Why Evaluate Adult Learning Projects?

By: Sonia Di Maulo, Founder and Lead Feedback Enthusiast

* Proposed answer to question posed in the title below… keep reading.

Evaluation Kills Learning

I recently attended a presentation entitled, Assessment:The Silent Killer of Learning by Eric Mazur. The focus was on assessment in higher education yet the themes worked very well for organizational assessment. Below is the abstract:

Why is it that stellar students sometimes fail in the workplace while dropouts succeed? One reason is that most, if not all, of our current assessment practices are inauthentic. Just as the lecture focuses on the delivery of information to students, so does assessment often focus on having students regurgitate that same information back to the instructor. Consequently, assessment fails to focus on the skills that are relevant in life in the 21st century. Assessment has been called the “hidden curriculum” as it is an important driver of students’ study habits. Unless we rethink our approach to assessment, it will be very difficult to produce a meaningful change in education.

In corporate education, measurement fails to focus on the application of the new skills, knowledge and attitude after learning events and the expected impact for the future of the organization and it’s customers.

Improvement: The Goal of Evaluation


The talk blew my mind. And given that I was going to lead my own course in higher education the very next day, I wanted to make changes!  And change, application or improvement after learning is the ultimate goal, right?

So I assessed my own curriculum and found that I was doing some things right:

  • Mastery learning and level 3 feedback: applying learnings over multiple assignments based on peer and instructor feedback during the course as opposed to getting graded and moving on
  • Learning during assessment: students actually further their learning while they get graded

What I hadn’t considered was to include the Immediate Feedback Assessment Technique (IFAT) or Calibrated Peer Review (CPR)… thank you Mr. Mazur.  The purpose of assessment in higher education is to enable and grow independant thinking that lives past the final exam, right? I would like to enable learners to innovate and take these ideas to create new ideas… as new ideas can help find solutions to future challenges and change the world! Are we creating leaders for the future or for the past?

If a student asks me what I want for an assignment, I answer, “What do you want to give me?” I would like to foster a focus on learning before grades and attempt to provide structure and guidance to enable this.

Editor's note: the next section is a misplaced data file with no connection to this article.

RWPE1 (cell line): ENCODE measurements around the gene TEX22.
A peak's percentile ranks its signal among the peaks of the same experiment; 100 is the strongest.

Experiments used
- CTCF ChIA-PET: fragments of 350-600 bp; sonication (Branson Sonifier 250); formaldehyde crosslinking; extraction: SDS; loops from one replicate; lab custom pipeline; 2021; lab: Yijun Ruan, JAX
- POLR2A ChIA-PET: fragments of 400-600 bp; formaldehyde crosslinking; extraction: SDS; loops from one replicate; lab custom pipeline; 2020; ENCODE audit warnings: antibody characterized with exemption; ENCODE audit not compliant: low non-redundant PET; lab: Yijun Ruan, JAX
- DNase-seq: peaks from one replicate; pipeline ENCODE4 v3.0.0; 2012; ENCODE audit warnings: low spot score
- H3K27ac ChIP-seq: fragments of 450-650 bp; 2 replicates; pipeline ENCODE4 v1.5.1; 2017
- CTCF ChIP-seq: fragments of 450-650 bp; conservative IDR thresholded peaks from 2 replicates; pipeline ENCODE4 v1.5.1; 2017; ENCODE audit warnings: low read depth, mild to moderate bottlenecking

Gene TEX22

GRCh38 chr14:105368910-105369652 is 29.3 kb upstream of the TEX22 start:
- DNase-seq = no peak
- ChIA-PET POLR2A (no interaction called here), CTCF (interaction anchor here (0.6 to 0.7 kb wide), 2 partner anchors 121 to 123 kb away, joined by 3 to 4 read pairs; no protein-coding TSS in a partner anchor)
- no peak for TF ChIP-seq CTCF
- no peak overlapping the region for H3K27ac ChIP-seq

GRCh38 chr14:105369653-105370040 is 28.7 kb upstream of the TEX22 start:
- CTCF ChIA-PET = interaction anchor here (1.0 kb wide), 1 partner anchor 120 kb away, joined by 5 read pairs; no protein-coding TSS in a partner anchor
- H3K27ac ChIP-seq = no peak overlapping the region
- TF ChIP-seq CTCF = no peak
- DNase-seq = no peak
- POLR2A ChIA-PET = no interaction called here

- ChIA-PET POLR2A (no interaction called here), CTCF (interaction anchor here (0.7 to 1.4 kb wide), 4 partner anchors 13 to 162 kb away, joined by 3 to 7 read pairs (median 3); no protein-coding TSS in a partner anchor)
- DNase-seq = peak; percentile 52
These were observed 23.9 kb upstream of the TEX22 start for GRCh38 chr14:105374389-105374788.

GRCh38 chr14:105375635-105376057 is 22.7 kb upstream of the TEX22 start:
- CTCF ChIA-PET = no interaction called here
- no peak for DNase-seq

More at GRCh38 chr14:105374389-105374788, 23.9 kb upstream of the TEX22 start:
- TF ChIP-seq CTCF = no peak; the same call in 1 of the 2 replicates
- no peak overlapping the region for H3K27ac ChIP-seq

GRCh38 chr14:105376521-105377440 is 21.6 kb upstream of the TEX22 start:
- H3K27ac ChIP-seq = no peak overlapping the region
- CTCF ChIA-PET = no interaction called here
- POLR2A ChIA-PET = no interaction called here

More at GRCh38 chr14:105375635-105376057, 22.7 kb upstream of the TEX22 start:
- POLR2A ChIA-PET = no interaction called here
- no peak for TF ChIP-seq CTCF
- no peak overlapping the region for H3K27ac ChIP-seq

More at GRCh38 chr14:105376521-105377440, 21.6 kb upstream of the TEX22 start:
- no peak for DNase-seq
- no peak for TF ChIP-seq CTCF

Evaluating Adult Learning Projects

And I look forward to trying these new techniques during my new workshop: Evaluating Adult Learning Projects.

So, I will be demonstrating “Evaluation Techniques” while teaching “Evaluation”. It will be a double challenge for me, given this is the first time I deliver this course design… and I feel up to the challenge.

The course will mainly focus on designing and managing evaluation and measurement of non-capital expenditures in the corporate world, with an emphasis on how to do this in the educational setting.

So the answer to the question offered by this blog post, Why Evaluate Adult Learning Projects? is simple. To:

  1. Prove the investment is worth the effort, time, and expense
  2. Demonstrate impact provided by the project (both tangible and intangible)
  3. Show that people have changed their behaviours and attitudes after learning
  4. Measure the degree of learning during the project
  5. Ensure a pleasurable journey of learning

This is a chain reaction that MUST be planned in this order and measured starting with #5, as one impacts the other. And if we don’t evaluate, then:

  • How can we grow and improve?
  • How will we know what we are doing right?
  • How will we know what people need, to enable continued growth and impact?

Everything is connected. We are all responsible for impact of the projects we design. Let’s prove the value of learning beyond “smile sheets”. Together anything is possible!

Reflection During Learning

This blog post will host my students learnings over the next 6 weeks. They will post weekly learnings and have the opportunity to read each other’s learnings week after week. The goal is to post learnings and impact beyond a summary and to create a community of learning where we all help each other to learn and grow!

The goals of this reflective exercise are to:

  • Help students make their own connections on how to apply course knowledge to their current realities
  • To assimilate and link the current reality back to course work
  • Foster a deeper understanding of course material
  • Develop/refine critical thinking skills: identify issues, being receptive to new or different ideas, and building off of the learnings of their peers
  • Invite the global community to share and connect which will propel the learnings further

They will use their weekly postings to present their final assignment, which presents what they are able to do (and what they will do) with their learnings once the workshop is done!

Your INVITATION: As students post their learnings, I would like to invite you to learn right along with us (I have learned so much from students!). Please share your own thoughts and conclusions and create a learning community beyond our little (yet powerful) learning group.

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